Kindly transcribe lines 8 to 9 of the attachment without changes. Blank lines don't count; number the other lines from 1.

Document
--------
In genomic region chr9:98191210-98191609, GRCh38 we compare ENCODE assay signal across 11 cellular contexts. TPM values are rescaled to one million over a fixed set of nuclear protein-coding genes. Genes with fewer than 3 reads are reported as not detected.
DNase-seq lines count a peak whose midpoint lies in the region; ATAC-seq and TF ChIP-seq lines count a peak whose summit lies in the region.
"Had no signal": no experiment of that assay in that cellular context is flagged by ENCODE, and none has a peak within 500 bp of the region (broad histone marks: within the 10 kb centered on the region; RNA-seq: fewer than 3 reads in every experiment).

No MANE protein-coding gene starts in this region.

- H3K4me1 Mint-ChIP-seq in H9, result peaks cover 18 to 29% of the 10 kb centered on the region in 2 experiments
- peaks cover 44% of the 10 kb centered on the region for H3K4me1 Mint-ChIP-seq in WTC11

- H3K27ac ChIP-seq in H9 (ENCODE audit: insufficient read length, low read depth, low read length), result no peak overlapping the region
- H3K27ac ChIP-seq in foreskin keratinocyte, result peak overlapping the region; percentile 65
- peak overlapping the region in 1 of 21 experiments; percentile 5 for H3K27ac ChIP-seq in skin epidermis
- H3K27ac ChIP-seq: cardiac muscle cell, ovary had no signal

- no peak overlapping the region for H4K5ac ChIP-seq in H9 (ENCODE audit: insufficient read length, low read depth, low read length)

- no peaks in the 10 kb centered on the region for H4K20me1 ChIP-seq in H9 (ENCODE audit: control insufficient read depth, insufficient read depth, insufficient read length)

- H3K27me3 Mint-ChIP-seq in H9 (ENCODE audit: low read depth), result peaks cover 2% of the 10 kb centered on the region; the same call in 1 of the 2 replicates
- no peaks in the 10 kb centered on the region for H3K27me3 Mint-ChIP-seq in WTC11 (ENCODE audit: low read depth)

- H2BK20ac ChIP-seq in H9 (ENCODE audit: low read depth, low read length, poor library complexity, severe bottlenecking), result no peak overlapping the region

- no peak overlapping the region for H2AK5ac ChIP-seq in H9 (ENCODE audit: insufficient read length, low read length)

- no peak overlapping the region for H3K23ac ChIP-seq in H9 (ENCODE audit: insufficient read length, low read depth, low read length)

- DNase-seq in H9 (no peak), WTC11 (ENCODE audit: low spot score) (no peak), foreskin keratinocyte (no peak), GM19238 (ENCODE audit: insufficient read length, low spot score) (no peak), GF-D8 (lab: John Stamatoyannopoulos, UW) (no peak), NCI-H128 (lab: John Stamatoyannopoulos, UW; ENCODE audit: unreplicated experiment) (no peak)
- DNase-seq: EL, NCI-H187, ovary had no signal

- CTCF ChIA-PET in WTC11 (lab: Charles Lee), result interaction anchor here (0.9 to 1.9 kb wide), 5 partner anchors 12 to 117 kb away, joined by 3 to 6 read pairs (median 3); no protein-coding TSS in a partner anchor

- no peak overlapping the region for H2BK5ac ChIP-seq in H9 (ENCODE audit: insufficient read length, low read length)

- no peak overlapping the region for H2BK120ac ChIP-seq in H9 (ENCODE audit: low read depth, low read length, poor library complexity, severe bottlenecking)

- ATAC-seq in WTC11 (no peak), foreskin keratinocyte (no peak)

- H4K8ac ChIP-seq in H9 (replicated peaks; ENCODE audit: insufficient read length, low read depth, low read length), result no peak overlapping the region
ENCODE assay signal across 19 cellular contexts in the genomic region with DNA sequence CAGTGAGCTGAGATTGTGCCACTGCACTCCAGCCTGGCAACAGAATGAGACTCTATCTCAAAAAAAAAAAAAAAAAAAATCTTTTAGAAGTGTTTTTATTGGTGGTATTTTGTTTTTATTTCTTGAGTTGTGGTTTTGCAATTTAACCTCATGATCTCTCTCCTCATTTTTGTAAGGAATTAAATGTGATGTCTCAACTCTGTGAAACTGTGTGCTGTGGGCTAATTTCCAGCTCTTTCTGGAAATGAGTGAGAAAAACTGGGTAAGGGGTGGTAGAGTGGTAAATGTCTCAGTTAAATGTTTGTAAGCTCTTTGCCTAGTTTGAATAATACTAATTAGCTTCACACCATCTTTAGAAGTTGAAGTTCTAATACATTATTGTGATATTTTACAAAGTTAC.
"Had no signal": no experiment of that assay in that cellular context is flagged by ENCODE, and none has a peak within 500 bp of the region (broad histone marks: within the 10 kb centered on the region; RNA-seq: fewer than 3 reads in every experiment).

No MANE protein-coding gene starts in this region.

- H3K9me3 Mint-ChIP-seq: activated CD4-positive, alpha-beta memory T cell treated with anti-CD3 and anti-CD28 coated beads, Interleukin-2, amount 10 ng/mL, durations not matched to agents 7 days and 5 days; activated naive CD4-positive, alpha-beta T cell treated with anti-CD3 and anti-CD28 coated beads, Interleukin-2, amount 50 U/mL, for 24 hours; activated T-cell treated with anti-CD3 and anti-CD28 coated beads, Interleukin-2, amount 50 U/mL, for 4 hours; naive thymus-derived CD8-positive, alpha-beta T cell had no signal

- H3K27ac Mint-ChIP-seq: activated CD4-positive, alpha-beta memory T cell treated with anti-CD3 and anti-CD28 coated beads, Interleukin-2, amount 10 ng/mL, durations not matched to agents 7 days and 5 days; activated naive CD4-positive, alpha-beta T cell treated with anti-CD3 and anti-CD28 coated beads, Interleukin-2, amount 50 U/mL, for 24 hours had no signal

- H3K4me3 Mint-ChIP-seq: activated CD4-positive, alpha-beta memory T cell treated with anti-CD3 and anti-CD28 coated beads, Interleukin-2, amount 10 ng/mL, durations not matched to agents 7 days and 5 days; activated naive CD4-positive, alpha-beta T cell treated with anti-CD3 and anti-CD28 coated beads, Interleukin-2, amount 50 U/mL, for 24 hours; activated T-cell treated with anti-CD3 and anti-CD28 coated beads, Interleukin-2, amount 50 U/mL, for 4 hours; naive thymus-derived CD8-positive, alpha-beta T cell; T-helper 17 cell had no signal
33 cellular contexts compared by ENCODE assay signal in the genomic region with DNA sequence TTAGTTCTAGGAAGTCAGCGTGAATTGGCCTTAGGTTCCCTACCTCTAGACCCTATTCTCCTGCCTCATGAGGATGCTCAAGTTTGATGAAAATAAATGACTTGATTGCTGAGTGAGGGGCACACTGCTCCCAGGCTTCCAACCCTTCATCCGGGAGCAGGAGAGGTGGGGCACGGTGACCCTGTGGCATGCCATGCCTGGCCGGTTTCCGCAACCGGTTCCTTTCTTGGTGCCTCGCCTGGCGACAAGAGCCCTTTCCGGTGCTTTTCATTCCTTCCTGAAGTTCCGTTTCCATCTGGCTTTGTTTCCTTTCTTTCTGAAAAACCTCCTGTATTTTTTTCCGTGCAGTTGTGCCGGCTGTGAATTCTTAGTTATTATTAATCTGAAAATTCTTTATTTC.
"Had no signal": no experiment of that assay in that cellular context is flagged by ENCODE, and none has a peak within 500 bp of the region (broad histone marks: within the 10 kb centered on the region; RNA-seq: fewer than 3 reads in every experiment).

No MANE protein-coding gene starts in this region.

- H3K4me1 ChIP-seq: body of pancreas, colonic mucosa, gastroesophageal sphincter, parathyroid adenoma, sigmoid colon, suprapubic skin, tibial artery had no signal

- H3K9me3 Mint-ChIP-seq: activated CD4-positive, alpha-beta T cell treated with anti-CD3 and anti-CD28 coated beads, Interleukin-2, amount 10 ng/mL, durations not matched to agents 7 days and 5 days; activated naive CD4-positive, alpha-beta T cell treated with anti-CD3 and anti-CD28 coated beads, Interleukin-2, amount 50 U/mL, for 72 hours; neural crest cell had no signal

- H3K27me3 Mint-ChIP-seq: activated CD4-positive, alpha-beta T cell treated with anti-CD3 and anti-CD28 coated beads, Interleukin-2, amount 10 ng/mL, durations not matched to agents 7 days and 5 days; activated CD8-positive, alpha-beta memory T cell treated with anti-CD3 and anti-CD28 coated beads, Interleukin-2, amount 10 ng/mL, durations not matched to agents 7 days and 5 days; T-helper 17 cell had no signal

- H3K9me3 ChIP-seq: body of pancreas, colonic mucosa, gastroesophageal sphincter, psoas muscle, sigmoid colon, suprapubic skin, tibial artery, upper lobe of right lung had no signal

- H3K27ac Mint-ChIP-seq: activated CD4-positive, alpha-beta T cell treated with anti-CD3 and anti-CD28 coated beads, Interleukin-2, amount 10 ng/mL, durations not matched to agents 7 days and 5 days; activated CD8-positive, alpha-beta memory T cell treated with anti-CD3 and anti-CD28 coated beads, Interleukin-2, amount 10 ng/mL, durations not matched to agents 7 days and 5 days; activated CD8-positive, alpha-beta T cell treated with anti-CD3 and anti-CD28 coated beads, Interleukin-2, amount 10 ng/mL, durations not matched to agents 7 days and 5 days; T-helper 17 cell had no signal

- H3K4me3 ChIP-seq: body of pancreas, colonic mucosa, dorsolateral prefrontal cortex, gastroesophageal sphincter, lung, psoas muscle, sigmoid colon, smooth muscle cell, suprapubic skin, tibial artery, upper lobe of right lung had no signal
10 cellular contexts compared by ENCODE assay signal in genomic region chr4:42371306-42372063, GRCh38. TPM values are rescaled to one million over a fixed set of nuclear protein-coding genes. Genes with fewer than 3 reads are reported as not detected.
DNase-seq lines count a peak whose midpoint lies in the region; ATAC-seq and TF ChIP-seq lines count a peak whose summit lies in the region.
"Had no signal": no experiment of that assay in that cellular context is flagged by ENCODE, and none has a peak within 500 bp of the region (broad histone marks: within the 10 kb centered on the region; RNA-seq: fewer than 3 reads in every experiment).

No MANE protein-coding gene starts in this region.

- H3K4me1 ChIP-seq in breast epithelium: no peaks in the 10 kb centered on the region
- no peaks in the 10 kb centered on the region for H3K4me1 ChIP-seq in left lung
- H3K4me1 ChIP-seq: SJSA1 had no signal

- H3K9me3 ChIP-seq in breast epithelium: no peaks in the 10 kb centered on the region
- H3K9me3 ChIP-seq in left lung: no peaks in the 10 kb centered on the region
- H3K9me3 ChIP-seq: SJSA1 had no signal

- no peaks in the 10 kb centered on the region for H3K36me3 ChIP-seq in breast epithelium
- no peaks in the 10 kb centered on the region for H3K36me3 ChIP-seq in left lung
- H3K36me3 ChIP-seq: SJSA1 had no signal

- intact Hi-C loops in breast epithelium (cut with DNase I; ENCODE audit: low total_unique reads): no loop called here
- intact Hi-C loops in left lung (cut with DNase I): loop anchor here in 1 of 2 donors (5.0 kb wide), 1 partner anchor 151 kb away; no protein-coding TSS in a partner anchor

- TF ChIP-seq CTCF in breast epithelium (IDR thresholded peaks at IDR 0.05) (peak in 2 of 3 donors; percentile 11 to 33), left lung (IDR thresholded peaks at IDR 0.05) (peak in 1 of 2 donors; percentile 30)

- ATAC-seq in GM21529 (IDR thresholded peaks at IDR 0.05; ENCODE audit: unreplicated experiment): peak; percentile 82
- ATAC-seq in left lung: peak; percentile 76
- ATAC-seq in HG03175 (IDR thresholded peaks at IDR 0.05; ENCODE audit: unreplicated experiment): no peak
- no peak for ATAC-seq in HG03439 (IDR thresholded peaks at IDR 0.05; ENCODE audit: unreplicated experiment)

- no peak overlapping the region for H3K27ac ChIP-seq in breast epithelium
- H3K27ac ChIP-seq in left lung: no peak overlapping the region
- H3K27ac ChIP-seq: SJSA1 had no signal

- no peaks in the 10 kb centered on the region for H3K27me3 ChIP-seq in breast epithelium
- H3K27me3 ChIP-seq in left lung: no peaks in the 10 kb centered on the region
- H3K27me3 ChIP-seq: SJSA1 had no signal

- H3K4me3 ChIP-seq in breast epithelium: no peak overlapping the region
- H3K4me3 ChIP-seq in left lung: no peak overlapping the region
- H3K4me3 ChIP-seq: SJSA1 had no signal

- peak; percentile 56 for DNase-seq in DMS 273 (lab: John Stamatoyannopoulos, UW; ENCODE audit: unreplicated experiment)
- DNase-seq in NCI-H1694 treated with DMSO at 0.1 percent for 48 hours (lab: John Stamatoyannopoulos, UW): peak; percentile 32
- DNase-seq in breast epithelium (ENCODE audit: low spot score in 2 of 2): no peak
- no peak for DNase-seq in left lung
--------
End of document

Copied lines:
- H3K27ac ChIP-seq in foreskin keratinocyte, result peak overlapping the region; percentile 65
- peak overlapping the region in 1 of 21 experiments; percentile 5 for H3K27ac ChIP-seq in skin epidermis